Healthy Skin is Beautiful Skin
Beauty and confidence start with what you put inside your body and taking care of yourself. This, of course, includes emotional regulation and stress management. Both skin’s physical and emotional importance is often overlooked until things start to look “bad”. Looking your best means feeling your best and vice-versa. When patients are not getting enough micronutrients and macronutrients, deficiencies can manifest in the skin, hair, and nails. Stay well hydrated; eat nutrient-dense foods that are right for your unique body and optimize digestion so you absorb everything you should and eliminate anything you don’t need. Proper hygiene is important but washing too frequently and using harsh soaps / sanitizers or water that is too hot will lead to skin dryness. End showers with a cold blast and moisturize immediately after to rehydrate and replenish lost oils.
Skin provides a barrier, a physical boundary
Skin is what separates and protects us from the environment. It’s naturally thicker in areas where there’s more abrasion (e.g., hands, soles, lips) and contains specialized structures (e.g., sweat and oil glands, hair follicles, sensory receptors). When it’s well functioning, irritants and microbes are kept out while hydration and moisture are retained. Skin that is flaky, sensitive, dry, acne-prone, or otherwise inflamed signals that the protective barrier has been compromised. The breach may have been associated with an immune or hormonal condition (eczema, psoriasis, allergies, low thyroid, menopause, diabetes, etc.) but our emotions (stress, anxiety and fear) often make it worse, or even bring it on. In the world of mind-body medicine, chronic skin problems are associated with an unmet desire to keep ourselves at a “safe” distance from others and attend to our own needs. These “boundary” issues can include letting things get under our skin, which irritate us.
Strengthening our boundary
Our skin’s appearance not only affects our feelings about ourselves but also people’s first impressions of us. Further, it can affect our social and psychological development and health. Louise Hay recommends saying “I approve of myself” several times a day to affirm our ability to stand up for and accept ourselves. Dry skin brushing is an invigorating act of self-care that can improve skin’s texture, circulation of blood and lymph, and attunement with one’s body. Judicious use of supplements can also help, especially when there are absorption issues or difficulty eating a balanced diet.
Collagen is the most abundant protein in our bodies, 80-90% consists of Types I,II, & III. It’s considered “anti-aging” due to its skin, joint, and other benefits. Marine sources are superior at raising Type I collagen levels, the most dominant type, which also helps maintain skin’s elasticity and firmness. Besides fish, collagen can be sourced from cows, chicken, and eggs.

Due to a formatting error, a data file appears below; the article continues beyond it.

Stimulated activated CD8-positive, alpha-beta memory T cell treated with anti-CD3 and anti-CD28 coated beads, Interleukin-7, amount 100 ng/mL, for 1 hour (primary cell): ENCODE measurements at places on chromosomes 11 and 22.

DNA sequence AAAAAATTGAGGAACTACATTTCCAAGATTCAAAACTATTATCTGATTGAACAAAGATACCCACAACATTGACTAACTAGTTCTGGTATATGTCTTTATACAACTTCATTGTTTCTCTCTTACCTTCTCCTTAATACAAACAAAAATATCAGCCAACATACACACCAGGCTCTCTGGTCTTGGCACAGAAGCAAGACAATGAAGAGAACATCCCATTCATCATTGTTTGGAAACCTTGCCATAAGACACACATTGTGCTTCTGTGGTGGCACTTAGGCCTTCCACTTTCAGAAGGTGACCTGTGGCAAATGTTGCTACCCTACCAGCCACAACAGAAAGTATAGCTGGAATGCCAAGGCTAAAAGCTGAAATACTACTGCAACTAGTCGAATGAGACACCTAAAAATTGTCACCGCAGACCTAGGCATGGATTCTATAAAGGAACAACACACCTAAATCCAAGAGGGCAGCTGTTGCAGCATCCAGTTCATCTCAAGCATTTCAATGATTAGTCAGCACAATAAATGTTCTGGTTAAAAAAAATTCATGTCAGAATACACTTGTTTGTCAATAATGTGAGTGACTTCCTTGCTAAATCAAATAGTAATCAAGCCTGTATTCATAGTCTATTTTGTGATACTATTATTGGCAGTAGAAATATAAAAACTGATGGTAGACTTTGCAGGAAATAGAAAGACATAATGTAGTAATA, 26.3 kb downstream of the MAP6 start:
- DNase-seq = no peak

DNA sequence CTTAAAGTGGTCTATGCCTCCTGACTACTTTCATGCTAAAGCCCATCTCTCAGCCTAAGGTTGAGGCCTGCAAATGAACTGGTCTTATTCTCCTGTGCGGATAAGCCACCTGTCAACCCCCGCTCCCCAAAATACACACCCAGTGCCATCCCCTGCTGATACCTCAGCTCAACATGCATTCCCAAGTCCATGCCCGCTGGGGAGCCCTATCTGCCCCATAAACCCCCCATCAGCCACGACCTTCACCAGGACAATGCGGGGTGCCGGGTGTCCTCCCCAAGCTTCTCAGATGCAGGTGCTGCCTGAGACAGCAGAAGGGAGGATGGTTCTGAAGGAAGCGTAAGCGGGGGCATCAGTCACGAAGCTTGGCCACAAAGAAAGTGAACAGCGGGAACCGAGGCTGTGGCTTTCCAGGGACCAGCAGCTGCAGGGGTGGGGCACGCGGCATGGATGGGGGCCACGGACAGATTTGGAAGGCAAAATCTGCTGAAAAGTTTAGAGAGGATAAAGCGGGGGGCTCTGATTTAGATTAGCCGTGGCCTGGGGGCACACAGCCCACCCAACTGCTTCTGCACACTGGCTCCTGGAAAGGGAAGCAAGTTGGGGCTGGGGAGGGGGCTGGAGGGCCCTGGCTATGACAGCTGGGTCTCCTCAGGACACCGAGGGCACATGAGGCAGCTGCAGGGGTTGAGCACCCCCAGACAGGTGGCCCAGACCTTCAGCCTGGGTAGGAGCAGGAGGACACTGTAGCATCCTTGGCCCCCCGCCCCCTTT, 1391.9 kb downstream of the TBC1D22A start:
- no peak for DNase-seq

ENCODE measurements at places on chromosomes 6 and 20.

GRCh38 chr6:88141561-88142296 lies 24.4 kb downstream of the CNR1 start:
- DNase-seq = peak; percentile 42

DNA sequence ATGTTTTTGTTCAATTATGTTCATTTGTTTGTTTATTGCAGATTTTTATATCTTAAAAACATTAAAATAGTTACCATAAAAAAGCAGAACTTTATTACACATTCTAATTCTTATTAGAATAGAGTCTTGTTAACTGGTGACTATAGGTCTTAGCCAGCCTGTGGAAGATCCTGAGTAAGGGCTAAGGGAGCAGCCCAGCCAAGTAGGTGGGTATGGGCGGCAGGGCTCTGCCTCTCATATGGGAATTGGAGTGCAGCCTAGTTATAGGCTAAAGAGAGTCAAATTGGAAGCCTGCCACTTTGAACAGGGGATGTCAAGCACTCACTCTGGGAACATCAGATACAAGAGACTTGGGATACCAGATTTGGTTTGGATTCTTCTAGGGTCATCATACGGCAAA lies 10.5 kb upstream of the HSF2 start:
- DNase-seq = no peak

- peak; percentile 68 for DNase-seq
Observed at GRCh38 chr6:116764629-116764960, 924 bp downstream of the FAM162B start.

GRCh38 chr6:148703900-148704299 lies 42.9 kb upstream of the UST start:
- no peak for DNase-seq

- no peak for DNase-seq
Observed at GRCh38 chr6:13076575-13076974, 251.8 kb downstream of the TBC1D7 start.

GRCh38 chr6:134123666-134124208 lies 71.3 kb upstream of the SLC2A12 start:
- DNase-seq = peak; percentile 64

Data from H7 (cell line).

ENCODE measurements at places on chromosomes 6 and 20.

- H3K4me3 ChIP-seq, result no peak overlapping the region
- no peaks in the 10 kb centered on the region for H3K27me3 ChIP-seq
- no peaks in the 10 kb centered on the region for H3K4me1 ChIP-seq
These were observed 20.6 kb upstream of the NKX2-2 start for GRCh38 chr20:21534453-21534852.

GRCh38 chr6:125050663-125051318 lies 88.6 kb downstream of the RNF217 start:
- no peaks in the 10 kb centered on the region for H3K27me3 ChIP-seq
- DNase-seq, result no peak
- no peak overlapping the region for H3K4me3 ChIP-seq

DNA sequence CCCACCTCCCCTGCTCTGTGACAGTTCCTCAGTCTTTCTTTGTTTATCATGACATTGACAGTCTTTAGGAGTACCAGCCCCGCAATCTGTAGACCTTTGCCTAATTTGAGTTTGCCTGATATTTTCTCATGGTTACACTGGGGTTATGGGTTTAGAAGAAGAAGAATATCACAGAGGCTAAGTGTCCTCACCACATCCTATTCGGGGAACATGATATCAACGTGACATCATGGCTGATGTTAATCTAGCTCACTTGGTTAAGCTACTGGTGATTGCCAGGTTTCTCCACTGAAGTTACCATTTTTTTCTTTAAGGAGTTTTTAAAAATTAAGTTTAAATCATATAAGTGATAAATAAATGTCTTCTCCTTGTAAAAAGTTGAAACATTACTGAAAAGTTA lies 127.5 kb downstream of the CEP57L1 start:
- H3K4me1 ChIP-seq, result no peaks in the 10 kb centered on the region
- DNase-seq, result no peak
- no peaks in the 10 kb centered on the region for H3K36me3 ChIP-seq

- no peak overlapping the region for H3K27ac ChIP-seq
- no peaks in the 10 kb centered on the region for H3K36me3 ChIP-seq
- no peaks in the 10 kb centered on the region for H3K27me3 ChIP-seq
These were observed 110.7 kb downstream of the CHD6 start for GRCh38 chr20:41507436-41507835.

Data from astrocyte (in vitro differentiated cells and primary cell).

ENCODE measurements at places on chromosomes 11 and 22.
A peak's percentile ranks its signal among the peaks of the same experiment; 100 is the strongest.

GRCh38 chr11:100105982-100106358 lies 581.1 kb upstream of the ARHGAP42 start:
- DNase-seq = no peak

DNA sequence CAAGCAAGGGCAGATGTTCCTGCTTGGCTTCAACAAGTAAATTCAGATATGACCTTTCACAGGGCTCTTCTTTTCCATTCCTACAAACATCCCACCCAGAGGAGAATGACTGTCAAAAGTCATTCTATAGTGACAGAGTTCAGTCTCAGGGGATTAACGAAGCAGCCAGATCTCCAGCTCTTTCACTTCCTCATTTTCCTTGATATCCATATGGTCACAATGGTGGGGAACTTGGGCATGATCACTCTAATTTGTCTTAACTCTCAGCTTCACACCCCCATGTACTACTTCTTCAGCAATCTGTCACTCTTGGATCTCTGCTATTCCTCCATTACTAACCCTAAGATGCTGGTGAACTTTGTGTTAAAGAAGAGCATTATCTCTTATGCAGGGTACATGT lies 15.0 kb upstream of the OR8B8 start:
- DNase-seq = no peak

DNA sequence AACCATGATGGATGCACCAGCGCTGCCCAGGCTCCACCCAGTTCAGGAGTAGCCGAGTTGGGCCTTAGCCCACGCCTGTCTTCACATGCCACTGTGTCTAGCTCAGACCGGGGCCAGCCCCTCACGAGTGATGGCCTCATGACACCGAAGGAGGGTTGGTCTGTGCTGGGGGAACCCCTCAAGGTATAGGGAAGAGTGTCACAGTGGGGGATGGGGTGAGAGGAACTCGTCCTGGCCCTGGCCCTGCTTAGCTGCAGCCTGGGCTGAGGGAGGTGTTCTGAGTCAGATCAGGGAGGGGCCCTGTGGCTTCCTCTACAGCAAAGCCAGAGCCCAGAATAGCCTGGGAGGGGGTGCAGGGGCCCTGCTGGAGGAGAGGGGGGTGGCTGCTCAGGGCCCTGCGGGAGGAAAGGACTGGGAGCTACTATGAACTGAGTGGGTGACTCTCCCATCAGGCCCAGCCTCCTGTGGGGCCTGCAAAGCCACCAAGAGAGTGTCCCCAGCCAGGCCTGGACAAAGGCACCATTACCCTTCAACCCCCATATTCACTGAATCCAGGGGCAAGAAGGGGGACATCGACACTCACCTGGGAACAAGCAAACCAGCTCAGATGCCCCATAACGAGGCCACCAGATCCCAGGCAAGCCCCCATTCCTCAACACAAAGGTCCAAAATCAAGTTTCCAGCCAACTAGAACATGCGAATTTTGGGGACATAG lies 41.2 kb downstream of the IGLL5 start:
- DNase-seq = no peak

Biotin (vitamin B7) deficiency is rare, but those who consume large amounts of raw egg, tube feed, have short bowel syndrome, are on chronic antibiotic therapy, pregnant or breastfeeding are at higher risk. It may benefit those with brittle nails, hair loss, or scaly rashes (like seborrheic dermatitis) and skin pallor who are deficient. Food sources include animal protein, egg yolks, nuts, legumes, leafy greens, cauliflower, and mushrooms.
Essential fatty acids (EFAs) mainly consist of linoleic acid (sunflower, grapeseed, hemp, wheat germ, etc.), an omega-6 FA, and a variety of omega-3 FAs, including plant-based ALA (flax, soybean, canola, pumpkin seed, walnuts, etc.), which can be converted to EPA and DHA (naturally found in fish / sea-based food). EFAs are crucial to skin function and appearance and can even be applied topically (directly to the skin) to improve hydration and elasticity and prevent breakdown.
Lycopene is a carotenoid found in tomatoes and also abundantly in our skin. Sun exposure decreases concentrations of this antioxidant through oxidative damage. A tomato a day helps protect skin from environmental damage (sun, pollution, smoke, etc.), excess pigmentation (melasma), and premature aging. Other skin-specific antioxidants with solar protectant and free radical scavenging effects include carotenoids (beta-carotene, astaxanthin), vitamin C & E, soy isoflavones, polyphenols (green tea, wine, dark chocolate), resveratrol, fern leaf extract (Polypodium leucotomos), etc.
Protecting our boundary from the Sun
As the weather gets warmer and our shadows become shorter, our ultraviolet (UV) radiation exposure increases. It’s a good idea to wear sunscreen anytime the UV rating is 3 (moderate) or higher. UVA is responsible for aging, while UVB primarily causes sunburns. In excess, both can suppress the immune system and increase the risk of skin cancer. Protect yourself and your family by being sun smart: use broad-spectrum sunscreen properly (as indicated on the bottle, ~2 tbsp. is needed for full coverage of the average adult); cover up with a hat, sunglasses, and protective clothing (when possible); and seek shade (shelter, umbrella, tree, etc.). While UVB exposure is needed for vitamin D production, most “real world” application of sunscreen still leaves room for absorption. Avoid the sun for at least one week after a burn and get plenty of fluids, also consider adding more antioxidant foods and products to your daily routine to boost internal protection.
This is “the skinny” on achieving beautiful skin health from the inside out. Looking your best is synonymous with feeling your best. Practice radical self-acceptance and respect your bio-individuality not only when it comes to diet but all areas of life, including but not limited to susceptibility to certain health conditions, sun tolerance, and sensitivities.